Why polymer stents fail

Different materials behave differently, to state the obvious. Consequently, appropriate tools should be used to evaluate the behavior of materials in a potential application and, ideally, deliver insights on their performance over time. By evaluating polymer stents using procedures borrowed from the development of metal stents, medtech engineers were unable to foresee complications that would arise, according to researchers at the Massachusetts Institute of Technology (MIT).

Polymer stent
Image of polymer stent courtesy Pei-
Jiang Wang/MIT.

Metal stents implanted in coronary arteries to prevent blood clotting are life savers, but they do have a drawback: Extended implantation can cause damage to the artery. The development of plastic stents made with bioresorbable polymers several years ago seemed to offer an elegant solution.

The poly-l-lactic acid (pLLA) polymer used in this application degrades over time and is absorbed by the blood vessel walls. This worked well initially, but after three years, more than 10% of patients with a polymer stent experienced a heart attack, some fatal, or had to undergo another medical intervention. That is double the rate seen in patients with metal stents, writes Anne Trafton on the MIT news page. The plastic stents subsequently were taken off the market. MIT researchers in the Institute for Medical Engineering and Science and the Department of Materials Science and Engineering have now discovered why these stents failed. Armed with this knowledge, they hope that scientists will be better able to design and evaluate polymer stents as well as other degradable polymer devices moving forward.

The reason polymer stents failed—and why this problem was not discovered during the development process—stems from the evaluation procedures, “which were based on those used for metal stents [and] were not well-suited to evaluating polymer stents,” writes Trafton. The research is described in a paper published in the Proceedings of the National Academy of Sciences the week of Feb. 26.

“People have been evaluating polymer materials as if they were metals, but metals and polymers don’t behave the same way,” Elazer Edelman, the Thomas D. and Virginia W. Cabot Professor of Health Sciences and Technology at MIT, told Trafton. “People were looking at the wrong metrics, they were looking at the wrong timescales, and they didn’t have the right tools.” Edelman is the senior author of the paper.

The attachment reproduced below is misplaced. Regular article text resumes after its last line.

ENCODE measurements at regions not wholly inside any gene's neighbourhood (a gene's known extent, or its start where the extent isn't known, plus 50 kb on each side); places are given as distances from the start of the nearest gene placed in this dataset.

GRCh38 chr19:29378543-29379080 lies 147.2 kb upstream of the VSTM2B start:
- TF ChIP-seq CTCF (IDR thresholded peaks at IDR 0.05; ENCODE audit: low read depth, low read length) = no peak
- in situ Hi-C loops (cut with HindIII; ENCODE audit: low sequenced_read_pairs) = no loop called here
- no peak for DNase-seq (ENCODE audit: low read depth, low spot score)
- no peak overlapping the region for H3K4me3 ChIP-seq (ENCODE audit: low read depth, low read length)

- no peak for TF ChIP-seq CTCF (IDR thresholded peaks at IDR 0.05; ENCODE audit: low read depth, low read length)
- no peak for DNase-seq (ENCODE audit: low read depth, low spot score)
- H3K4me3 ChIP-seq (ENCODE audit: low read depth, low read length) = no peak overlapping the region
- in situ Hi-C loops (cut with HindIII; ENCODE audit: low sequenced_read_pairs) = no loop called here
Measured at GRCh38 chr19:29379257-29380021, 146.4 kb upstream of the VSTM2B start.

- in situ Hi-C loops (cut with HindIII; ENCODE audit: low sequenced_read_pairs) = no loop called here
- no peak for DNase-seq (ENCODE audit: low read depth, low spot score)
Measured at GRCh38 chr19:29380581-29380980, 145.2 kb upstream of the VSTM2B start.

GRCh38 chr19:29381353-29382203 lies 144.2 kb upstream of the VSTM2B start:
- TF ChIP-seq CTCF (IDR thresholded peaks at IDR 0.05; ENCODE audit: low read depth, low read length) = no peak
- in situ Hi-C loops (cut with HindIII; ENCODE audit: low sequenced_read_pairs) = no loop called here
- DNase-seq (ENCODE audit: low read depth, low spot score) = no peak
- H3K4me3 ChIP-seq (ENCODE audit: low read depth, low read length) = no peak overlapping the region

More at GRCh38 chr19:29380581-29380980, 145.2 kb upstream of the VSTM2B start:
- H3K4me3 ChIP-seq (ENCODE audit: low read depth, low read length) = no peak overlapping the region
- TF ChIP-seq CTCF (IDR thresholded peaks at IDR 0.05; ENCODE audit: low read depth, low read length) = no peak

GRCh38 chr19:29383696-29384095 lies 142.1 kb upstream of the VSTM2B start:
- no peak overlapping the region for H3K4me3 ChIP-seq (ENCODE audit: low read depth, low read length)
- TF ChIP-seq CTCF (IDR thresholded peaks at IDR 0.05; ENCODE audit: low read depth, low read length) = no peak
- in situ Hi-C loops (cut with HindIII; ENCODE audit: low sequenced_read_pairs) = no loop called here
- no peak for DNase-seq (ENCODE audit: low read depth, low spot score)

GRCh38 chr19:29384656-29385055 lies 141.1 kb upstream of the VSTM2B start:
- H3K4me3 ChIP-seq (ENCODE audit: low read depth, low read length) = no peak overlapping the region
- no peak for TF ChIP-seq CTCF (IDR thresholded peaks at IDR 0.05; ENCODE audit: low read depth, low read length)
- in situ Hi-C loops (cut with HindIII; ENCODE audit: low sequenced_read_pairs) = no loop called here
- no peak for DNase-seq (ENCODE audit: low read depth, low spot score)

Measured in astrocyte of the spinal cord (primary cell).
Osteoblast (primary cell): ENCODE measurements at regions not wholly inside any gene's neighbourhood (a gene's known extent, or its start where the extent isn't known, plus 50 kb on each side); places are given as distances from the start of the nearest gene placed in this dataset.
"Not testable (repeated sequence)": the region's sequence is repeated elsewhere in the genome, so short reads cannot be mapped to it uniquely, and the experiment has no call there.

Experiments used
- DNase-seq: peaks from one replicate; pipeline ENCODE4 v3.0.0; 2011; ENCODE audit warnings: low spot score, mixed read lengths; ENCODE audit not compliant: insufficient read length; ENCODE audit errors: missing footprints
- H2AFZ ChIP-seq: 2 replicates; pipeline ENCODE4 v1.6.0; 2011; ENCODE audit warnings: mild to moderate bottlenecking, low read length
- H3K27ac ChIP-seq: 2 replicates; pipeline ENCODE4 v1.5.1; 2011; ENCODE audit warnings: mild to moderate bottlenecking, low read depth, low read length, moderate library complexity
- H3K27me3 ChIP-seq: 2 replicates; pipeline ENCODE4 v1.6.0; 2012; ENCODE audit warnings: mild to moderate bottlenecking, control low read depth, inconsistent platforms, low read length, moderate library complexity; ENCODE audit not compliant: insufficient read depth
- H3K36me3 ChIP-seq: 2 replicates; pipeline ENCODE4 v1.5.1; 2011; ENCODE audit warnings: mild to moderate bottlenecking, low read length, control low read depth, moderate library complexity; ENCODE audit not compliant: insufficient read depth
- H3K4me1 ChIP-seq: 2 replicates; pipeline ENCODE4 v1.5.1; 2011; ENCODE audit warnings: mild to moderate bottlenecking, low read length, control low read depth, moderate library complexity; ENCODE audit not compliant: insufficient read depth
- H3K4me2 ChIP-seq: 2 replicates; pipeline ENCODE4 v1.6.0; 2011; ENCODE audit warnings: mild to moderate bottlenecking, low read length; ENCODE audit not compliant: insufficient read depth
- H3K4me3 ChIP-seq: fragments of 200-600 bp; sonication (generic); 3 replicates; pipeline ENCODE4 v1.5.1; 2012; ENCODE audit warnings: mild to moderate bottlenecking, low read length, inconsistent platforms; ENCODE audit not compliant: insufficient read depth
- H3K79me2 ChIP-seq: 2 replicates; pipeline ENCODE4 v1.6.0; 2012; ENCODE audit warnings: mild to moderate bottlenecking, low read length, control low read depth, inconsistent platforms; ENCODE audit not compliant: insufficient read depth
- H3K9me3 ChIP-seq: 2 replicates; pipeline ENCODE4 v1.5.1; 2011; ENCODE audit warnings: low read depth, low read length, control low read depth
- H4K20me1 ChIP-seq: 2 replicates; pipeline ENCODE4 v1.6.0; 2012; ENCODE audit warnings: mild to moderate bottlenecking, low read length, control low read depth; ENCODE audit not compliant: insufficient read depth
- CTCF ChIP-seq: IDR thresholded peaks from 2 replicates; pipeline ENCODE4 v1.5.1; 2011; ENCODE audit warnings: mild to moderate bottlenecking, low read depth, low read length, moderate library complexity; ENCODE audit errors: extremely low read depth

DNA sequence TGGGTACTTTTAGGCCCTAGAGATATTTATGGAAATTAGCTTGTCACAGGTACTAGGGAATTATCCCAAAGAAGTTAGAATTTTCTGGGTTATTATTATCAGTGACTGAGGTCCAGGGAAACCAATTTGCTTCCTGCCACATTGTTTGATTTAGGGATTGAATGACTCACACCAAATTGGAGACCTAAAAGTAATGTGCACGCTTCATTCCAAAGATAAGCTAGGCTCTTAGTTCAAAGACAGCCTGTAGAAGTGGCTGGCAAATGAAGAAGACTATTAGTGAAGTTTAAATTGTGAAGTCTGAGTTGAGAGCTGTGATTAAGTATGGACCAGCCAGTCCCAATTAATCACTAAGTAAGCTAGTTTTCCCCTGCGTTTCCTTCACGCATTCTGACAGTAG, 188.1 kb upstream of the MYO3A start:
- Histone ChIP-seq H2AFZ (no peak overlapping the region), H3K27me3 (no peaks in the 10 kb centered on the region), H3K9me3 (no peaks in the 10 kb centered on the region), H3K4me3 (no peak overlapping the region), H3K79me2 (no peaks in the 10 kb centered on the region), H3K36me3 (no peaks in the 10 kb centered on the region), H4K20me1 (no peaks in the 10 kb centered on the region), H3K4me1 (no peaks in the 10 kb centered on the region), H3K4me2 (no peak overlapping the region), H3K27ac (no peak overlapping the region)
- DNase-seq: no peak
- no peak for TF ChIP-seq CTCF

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Using Raman spectroscopy to analyze the microstructure of the stents, the MIT researchers found that the polymer stents have a heterogeneous structure that eventually leads to structural collapse. While the outer layers of the stent have a smooth crystalline structure made of highly aligned polymers, the inner core tends to have a less ordered structure. When the stent is inflated, these regions are disrupted, potentially causing early loss of integrity in parts of the structure. When the stents become deformed, they can block blood flow, leading to clotting and potentially heart attacks, according to the article in MIT News.

When the polymer stents were undergoing pre-clinical tests, which are typically six months, they were starting to degrade at the microscopic level, but the flaws couldn’t be detected with the tools that scientists were using at the time, notes the article.

The method used by MIT researchers “provides a tool that allows you to look at a metric that very early on tells you something about what will happen much later,” Edelman said in the article. “If you know about potential issues in advance, you can have a better idea of where to look in animal models and clinical models for safety issues.”

The research was funded by Boston Scientific Corporation and the National Institutes of Health.

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